For many years, declaring that a restaurant was like the works canteen was not considered a compliment as it conjured up an image of unwelcoming neon lighting, lukewarm instant mashed potatoes and unending discussions about the weather. Today, while for many people the lunch break is a hastily eaten sandwich, in many cases in France it has become synonymous with an enjoyable meal with colleagues or a moment of calm for oneself in the working day.
Shared meals have existed for centuries from religious communities to military situations. In 1866, the Bank of France provided employees with the possibility of lunching together in a self-managed canteen. But this type of collective dining for company employees only became widespread in the sixties under pressure from the unions and other employee organizations.
In parallel, since the end of the 20th century, food and eating well has become an issue for society as illustrated by the introduction of public food policies such as the Programme National Nutrition Santé (PNNS, national health nutrition programme) in France. Above all, though, eating well is of personal importance. The French still look on lunch as a time for pleasure and are not prepared to eat badly. With this demand from the population, the catering firms managing company canteens have no other choice but to adapt and vie with each other to find ingenious ways of satisfying diners: more welcoming surroundings, salad bars, partnerships with leading chefs, vegetarian menus and so on.
The time constraint also has to be taken into consideration: about 30 years ago the average French lunch break lasted an hour and a half, nowadays the average is twenty minutes, which is the minimum legal time. The introduction of lunch vouchers in 1957 led to the development of more fast-food restaurants. Nevertheless, unlike many countries, the French eat at a fixed time and sit down at a table, even if they do not have much time to do so: 54% sit down for their meal at 12.30 pm.
Restaurants invited into offices
Numerous solutions have been developed to save workers time, for instance takeaway delivery services to offices. On-line orders have come a long way since the days of pizza deliveries on scooters on big match evenings. In all big French cities, it is now possible to have all kinds of cuisine delivered on environmentally-friendly bicycles. Deliveroo, Foodora and Take It Easy are just a few of the impressive range of delivery services, of which there are so many it is possible to enjoy a different speciality every day. Taking the restaurant as close to workers as possible is also the idea behind food-trucks, the moving kitchens that are cropping up more and more in front of office buildings in business districts.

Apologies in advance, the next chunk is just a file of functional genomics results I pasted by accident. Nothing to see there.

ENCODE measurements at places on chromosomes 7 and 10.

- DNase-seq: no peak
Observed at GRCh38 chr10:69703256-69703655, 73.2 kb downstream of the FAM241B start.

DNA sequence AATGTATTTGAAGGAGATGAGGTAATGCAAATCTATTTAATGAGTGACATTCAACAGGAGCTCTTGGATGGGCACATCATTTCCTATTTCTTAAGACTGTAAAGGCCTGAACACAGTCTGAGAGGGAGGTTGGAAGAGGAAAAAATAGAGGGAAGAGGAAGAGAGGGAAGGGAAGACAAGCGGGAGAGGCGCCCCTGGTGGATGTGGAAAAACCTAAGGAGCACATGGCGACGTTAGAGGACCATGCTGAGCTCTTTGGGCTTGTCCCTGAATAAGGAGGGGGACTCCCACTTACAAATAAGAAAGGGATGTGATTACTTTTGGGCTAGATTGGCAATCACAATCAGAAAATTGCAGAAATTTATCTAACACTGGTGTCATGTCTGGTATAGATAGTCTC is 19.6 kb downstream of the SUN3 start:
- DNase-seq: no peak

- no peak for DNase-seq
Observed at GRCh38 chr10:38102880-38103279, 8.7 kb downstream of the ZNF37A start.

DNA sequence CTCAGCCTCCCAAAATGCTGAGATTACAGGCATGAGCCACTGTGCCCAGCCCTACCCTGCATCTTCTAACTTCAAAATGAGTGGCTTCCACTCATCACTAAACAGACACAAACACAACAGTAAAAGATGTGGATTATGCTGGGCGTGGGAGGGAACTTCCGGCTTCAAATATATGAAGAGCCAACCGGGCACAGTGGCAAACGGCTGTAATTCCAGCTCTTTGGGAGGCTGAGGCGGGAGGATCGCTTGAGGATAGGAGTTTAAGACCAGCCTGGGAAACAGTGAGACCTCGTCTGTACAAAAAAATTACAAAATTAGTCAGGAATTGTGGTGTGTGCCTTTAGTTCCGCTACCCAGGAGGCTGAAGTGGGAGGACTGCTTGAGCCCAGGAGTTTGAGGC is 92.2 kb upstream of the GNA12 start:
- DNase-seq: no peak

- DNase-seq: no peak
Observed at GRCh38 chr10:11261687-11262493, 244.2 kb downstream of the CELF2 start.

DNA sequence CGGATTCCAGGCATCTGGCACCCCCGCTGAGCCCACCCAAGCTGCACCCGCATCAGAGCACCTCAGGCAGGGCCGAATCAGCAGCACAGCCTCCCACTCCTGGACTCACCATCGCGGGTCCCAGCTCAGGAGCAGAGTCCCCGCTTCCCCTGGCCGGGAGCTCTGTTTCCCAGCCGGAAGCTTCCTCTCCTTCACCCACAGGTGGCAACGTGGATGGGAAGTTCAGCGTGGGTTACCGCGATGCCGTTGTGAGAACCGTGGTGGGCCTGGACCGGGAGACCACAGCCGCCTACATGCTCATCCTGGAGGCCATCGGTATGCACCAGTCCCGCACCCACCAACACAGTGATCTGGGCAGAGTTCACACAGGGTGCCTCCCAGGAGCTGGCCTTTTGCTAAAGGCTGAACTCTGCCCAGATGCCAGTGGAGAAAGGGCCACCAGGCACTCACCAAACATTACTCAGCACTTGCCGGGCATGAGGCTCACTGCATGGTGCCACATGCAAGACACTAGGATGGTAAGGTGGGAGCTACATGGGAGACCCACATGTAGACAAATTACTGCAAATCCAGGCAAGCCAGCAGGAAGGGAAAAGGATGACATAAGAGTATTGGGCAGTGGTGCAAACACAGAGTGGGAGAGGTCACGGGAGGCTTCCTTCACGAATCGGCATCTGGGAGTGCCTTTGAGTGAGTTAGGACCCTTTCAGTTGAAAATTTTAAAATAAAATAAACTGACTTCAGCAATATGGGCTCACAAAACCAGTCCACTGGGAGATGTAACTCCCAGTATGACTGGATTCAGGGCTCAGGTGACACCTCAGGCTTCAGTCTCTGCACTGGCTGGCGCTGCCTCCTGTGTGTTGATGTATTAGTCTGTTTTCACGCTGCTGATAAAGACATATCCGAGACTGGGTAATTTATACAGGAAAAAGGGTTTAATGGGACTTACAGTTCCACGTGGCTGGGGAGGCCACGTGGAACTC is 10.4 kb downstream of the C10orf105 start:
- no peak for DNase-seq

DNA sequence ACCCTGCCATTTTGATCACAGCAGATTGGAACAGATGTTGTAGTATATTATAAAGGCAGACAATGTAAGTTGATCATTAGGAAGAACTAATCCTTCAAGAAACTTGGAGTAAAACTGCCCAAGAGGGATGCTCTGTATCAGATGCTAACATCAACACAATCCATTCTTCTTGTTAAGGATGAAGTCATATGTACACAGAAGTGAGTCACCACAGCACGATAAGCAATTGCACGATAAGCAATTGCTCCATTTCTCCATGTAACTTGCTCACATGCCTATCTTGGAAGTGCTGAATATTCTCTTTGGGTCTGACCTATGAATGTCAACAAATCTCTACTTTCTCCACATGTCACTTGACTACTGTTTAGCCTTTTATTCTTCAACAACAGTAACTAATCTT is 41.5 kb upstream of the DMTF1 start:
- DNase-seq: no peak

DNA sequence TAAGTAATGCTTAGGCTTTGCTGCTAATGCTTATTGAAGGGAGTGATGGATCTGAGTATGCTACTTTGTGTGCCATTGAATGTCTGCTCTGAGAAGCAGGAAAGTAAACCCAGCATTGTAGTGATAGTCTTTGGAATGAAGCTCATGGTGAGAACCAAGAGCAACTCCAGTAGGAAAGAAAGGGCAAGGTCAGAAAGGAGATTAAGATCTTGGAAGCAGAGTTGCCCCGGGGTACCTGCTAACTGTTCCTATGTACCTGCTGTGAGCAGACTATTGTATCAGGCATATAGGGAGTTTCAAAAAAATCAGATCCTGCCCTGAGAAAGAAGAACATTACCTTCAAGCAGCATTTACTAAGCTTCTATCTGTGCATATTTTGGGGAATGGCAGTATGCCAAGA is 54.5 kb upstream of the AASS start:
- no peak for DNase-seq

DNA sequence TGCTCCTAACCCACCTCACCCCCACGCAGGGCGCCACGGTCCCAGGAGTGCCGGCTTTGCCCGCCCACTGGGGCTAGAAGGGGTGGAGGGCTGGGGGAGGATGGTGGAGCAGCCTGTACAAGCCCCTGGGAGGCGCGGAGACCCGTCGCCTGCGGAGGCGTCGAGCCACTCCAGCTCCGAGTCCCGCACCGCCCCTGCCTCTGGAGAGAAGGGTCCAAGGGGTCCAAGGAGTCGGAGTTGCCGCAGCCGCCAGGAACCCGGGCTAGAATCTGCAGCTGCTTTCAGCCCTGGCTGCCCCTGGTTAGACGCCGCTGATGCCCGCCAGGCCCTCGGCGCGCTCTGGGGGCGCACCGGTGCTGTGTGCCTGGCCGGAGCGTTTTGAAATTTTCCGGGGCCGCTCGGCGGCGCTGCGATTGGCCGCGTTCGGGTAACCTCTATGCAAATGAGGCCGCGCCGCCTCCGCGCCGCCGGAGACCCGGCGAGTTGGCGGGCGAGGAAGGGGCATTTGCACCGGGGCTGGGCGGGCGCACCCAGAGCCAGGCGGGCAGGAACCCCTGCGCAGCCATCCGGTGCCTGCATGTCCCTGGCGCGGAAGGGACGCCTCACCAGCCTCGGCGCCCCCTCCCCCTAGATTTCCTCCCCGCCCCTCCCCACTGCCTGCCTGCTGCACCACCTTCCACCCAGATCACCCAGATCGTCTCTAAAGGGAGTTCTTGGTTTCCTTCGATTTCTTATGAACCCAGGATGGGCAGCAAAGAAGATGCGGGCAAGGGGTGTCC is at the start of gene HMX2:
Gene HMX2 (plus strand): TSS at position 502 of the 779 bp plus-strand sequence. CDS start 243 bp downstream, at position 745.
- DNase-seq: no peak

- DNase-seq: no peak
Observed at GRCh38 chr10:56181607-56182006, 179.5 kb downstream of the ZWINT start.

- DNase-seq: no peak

In keeping with their reputation as gourmets, the French consider that lunch is a sociable event. It is an opportunity to chat with colleagues or even meet new people. Indeed this is the principle behind the application “My Busy Meal”, which uses the geo-localization of the “busy people” registered on its platform to meet for lunch or dinner, it is a sort of professional Tinder. The same principle applies for “LikeLunch”, which uses Linkedin profiles to bring people of similar profiles together for lunch. Marie Schneegans, after observing that in the large company where she worked employees did not know each other, created the mobile app “Never Eat Alone”. The platform enables employees in the same company to plan lunches between themselves. Forging ties with each other not only makes employees happier at work, but improves their creativity and productivity.
A lunch break means more than just the time it takes to eat, it can also provide time for an activity alone or with colleagues. The Louvre, for example, organizes concerts and talks at lunchtime, and the Arts Décoratifs museum in Lyon organizes visits entitled “One hour, one work”. For more creative souls, the online platform superprof.fr streams painting lessons between twelve and two. The lunch break is also a time to do yourself some good: swimming pools and sports clubs are very busy midday, “nap bars” have also opened in most large French cities, and Medit@work even has group meditation sessions, to be followed directly from your desk.
So when we use our lunch breaks to take time for ourselves, learn or meet new people, it is a far cry from the dreary, monotonous lunch times that used to exist. And those people like Rob Rhinehart promising a future without meals – to be replaced by a simple nutritional powder – have a long way to go before they will make the French give up such an important moment in the day.